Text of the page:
So why not in Washington State?  Why not in Seattle?  We have a lot of homeless pets in our city and our state, coupled with a network of private breeders who can provide purebred dogs to appropriate homes with the proper oversight.  We don’t need animals shipped from puppy and kitten mills in the Midwest and sold to any passers-by.  Furthermore, I’m tired of paying for the consequences of massive numbers of homeless pets shuffled through our animal control agencies statewide.  I want this to be an election issue, and I want to know where the candidates stand.

The propensity for candidates to stick to their issues has never been so well explained than by Anne Romney during her recent Iowa network interview.  When she was pressed to answer questions on birth control, she responded, “Again, you’re asking me questions that are not about what this election is going to be about.”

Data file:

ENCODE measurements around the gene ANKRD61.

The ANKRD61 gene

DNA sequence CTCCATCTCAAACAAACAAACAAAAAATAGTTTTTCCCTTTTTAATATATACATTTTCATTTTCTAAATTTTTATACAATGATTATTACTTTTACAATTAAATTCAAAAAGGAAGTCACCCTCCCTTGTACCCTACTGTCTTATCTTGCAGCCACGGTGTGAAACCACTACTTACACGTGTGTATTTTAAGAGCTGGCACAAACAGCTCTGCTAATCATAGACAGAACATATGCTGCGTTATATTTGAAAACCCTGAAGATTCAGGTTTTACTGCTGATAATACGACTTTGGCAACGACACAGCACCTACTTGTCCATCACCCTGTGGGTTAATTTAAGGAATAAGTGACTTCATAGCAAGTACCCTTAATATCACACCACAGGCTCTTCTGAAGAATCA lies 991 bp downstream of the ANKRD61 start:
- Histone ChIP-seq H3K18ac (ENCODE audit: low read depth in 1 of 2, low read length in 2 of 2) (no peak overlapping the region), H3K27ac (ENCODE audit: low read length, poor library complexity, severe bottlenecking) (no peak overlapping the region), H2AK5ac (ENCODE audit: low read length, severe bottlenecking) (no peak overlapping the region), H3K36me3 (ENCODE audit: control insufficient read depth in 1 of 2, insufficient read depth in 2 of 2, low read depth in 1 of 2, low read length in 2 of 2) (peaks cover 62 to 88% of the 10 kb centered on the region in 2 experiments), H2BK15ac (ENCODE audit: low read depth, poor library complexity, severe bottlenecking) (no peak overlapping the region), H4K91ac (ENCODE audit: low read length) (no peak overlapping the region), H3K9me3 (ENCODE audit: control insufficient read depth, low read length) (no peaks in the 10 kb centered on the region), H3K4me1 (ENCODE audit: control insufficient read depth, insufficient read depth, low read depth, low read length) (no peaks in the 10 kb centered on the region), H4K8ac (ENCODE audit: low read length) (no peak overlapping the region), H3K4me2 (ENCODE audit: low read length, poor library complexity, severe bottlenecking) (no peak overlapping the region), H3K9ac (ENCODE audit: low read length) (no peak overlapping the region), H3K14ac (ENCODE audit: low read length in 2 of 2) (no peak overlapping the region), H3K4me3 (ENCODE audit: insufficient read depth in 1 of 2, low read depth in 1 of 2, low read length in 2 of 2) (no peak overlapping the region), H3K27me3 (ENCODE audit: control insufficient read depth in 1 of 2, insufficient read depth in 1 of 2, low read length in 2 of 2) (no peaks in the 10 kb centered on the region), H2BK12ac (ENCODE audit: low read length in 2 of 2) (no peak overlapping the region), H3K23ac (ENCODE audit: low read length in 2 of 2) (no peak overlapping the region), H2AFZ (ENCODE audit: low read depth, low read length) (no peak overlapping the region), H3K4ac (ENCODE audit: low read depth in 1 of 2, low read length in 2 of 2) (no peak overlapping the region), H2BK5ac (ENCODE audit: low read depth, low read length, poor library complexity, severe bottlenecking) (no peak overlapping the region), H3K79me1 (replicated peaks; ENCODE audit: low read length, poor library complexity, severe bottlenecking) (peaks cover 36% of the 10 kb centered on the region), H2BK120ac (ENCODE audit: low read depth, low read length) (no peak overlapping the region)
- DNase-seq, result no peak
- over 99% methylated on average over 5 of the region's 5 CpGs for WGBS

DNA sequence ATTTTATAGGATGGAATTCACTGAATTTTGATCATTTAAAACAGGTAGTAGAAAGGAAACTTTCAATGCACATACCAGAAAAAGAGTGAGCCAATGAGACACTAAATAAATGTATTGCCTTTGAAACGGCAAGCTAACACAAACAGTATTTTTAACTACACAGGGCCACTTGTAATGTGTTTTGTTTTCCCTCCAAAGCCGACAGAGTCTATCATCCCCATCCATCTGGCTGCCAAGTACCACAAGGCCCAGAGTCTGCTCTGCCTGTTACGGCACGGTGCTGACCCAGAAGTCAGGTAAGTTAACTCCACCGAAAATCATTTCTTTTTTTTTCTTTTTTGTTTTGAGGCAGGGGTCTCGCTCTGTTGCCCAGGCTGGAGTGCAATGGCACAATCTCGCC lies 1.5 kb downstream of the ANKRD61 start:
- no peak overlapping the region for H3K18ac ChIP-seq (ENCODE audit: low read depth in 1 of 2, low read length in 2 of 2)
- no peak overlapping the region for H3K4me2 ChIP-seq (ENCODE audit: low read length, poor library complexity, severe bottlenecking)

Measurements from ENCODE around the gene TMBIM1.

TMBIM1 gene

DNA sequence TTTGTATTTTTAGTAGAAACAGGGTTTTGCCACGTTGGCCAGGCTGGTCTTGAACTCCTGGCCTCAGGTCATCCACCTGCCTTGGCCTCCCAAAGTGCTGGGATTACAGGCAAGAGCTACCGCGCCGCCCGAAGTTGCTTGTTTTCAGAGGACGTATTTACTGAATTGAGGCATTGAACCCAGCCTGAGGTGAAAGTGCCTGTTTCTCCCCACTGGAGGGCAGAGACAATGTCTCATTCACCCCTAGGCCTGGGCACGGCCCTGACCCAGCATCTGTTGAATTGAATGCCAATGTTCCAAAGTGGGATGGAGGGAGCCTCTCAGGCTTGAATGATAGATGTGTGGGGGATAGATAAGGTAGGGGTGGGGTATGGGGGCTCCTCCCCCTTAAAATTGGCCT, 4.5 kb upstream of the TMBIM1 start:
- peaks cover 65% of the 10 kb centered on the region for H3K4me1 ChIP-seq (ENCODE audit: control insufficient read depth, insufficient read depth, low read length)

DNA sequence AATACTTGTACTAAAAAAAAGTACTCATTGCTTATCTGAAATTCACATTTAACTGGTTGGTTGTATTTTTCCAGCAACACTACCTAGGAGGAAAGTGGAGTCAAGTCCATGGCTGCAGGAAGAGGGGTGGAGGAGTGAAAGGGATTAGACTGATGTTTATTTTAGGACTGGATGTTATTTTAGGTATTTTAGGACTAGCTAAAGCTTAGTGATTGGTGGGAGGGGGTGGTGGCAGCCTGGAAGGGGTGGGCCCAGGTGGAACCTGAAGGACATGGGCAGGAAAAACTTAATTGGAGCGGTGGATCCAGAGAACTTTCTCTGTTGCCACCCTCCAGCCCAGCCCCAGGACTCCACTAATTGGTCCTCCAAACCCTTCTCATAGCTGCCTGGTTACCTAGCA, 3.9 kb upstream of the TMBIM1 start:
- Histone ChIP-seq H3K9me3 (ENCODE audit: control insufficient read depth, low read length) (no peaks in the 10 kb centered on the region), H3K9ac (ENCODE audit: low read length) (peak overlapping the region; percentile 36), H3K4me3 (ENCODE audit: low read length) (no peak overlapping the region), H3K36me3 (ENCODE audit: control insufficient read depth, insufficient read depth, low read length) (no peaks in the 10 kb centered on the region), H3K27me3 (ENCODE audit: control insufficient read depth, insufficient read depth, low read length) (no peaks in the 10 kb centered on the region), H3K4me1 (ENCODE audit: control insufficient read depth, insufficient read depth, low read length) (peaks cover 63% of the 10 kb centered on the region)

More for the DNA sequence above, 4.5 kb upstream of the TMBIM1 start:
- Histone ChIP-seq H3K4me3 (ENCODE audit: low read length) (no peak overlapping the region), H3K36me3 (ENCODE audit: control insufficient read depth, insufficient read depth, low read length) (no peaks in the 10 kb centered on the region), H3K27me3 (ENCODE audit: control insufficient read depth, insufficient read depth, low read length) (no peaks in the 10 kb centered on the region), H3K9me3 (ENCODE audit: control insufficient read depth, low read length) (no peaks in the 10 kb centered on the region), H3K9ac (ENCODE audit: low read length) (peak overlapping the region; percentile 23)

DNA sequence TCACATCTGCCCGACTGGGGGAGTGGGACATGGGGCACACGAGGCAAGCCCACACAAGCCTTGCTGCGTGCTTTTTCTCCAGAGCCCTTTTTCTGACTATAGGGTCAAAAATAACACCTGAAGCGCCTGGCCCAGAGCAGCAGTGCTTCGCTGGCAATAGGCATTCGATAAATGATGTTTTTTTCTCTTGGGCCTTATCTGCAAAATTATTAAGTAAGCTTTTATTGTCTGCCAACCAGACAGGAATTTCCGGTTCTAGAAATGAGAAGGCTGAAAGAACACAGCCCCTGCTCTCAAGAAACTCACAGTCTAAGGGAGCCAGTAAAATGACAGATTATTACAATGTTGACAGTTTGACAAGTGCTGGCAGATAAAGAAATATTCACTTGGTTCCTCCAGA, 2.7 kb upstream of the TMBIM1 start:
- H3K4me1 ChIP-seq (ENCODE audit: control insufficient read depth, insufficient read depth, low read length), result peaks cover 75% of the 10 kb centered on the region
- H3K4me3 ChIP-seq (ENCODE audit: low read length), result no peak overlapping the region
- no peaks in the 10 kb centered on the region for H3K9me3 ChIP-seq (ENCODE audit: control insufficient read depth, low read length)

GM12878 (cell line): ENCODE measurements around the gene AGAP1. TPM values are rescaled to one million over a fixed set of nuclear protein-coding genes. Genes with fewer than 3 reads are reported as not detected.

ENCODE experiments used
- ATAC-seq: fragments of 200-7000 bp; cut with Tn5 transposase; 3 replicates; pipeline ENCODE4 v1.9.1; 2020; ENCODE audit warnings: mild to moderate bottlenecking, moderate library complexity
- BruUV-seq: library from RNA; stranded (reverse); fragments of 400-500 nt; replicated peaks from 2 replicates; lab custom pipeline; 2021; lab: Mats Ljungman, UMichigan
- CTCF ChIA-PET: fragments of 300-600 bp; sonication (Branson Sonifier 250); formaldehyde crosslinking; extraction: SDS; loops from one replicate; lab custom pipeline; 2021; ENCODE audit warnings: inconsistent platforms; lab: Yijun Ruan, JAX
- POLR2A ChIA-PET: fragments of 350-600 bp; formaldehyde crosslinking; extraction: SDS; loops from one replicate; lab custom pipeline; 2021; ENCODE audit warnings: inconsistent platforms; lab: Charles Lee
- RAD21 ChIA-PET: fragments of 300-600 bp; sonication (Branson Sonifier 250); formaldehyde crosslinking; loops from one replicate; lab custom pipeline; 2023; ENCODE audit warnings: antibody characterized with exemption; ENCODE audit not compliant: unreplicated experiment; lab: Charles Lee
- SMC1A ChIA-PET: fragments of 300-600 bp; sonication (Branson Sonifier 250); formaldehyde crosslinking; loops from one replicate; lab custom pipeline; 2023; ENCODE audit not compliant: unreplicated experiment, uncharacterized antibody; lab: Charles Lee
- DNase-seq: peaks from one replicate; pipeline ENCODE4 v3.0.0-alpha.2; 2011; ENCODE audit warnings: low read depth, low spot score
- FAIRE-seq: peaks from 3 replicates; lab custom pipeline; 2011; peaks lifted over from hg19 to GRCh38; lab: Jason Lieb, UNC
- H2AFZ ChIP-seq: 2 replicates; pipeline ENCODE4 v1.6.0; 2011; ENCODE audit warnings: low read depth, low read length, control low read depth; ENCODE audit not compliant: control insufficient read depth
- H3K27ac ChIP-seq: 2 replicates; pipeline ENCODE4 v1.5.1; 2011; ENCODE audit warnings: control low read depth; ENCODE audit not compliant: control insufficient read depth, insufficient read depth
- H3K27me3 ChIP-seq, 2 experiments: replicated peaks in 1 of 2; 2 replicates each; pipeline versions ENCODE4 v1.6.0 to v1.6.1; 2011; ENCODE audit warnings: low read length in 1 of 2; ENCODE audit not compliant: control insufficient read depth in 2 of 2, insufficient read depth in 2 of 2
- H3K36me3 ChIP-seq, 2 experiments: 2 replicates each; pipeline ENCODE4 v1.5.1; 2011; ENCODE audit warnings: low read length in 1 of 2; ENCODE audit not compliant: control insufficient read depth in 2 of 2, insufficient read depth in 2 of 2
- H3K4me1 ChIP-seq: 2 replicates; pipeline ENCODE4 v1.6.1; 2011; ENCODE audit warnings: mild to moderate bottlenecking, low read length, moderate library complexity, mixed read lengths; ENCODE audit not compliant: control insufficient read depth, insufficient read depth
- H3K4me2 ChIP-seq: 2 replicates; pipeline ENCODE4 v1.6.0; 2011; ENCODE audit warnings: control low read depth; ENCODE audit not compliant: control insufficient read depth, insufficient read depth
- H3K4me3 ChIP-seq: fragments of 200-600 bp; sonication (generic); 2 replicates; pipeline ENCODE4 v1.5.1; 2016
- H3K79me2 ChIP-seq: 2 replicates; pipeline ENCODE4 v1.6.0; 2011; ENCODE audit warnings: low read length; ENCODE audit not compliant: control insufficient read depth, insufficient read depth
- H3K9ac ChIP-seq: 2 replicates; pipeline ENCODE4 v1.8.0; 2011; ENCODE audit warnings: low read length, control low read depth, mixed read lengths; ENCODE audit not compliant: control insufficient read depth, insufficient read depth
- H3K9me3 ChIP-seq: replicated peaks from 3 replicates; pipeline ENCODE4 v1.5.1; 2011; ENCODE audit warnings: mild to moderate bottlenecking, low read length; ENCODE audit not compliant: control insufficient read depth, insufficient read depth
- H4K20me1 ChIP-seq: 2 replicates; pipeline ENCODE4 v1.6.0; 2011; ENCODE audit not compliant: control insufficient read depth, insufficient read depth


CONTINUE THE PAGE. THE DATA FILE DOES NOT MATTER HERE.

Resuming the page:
I’m fairly certain that an election is about what voters decide to speak up about.  And for me, this election agenda includes animal welfare and the financial pressures that failures to address these issues puts on our local and state governments.

CHRISTIE LAGALLY is a freelance columnist who writes for City Living Seattle newspaper and the blog “Sniffing Out Home: A Search for Animal Welfare Solutions” at